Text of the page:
Early in the film, Ram looks at a small bridge with an ache in his face and heart. Jaanu and Ram never cross that physical and the metaphorical bridge and these songs remain incomplete as an ode to them. The other curious thing Prem Kumar does is with his casting. In small but significant roles, he casts Janagaraj and Kavithalaya Krishnan. While this writer cannot speak for others, these decisions do go a long way in creating a throwback, again, in our head.
But to take home in all its completeness, there is Govind Vasantha’s music. In a way, 96 is an unabashed musical because while we are on a date with Ram and Jaanu, their conversations and unspoken glances are frequently accompanied by a complimenting soundtrack. The lyrics can be a little too on the face for the respective moments but used in the most appropriate fashion, tapping into the right emotional beats, and with these two, there are several different beats.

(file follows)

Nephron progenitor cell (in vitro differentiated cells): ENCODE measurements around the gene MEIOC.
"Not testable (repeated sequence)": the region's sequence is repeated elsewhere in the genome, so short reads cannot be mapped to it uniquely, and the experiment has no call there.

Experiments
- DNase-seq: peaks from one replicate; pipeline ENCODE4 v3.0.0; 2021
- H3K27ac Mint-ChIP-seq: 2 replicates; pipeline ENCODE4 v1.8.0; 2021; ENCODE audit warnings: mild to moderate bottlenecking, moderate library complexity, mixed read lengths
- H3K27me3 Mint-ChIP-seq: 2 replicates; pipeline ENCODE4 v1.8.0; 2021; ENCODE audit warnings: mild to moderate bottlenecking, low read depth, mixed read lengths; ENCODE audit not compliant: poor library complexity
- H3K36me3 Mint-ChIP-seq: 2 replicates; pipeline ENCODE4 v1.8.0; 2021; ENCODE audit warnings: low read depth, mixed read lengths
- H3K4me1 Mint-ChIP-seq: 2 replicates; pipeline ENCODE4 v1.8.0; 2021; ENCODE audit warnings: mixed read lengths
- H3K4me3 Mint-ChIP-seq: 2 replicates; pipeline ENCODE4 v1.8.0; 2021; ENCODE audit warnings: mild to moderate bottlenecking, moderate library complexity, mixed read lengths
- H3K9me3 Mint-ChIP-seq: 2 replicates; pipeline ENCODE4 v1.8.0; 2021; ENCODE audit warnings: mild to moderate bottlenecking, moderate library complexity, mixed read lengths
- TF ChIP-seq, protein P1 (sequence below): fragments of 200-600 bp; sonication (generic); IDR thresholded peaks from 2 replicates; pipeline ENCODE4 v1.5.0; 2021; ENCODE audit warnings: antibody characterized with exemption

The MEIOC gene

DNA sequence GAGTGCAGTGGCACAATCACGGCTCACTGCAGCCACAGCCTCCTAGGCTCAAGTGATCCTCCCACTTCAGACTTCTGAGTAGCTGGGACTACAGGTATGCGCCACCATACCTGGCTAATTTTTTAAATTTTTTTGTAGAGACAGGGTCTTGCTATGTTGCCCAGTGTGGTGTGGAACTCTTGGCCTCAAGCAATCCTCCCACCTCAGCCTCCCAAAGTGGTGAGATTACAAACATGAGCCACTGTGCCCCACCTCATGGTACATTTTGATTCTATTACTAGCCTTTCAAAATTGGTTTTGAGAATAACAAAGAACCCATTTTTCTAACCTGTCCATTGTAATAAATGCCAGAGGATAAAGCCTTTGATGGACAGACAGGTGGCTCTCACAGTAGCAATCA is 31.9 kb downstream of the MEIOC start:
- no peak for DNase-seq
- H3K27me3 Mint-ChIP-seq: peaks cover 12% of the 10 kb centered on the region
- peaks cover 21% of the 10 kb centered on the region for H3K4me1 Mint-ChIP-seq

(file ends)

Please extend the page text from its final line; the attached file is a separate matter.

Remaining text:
Trisha Krishnan has been around for a long time and this film needed someone who is experienced, both in life and in films. There would have been something off about, say, a 24-year-old playing the adult Jaanu. Trisha plays Jaanu with a kind of restraint never seen before from her and she betrays just enough love for and frustration with the reticent Ram. This is also unlike any other Vijay Sethupathi performance. He doesn’t get wisecracks, he doesn’t get the best lines. It’s all about Ram’s inability to say words. There is a moment when Jaanu explains why women would potentially be mad about guys like Ram, in the process, baring her own soul. Sethupathi, at first, is once again filmed from the back. We concentrate on Jaanu, describing that thought process, and Sethupathi turns his face to the side, unable to contain the multitude of blushes. That’s when Ram lets his guard down and Sethupathi plays like he knows that. Prem Kumar knows that too. He’s just crafted a most fulfilling tale about an unfulfilled romance.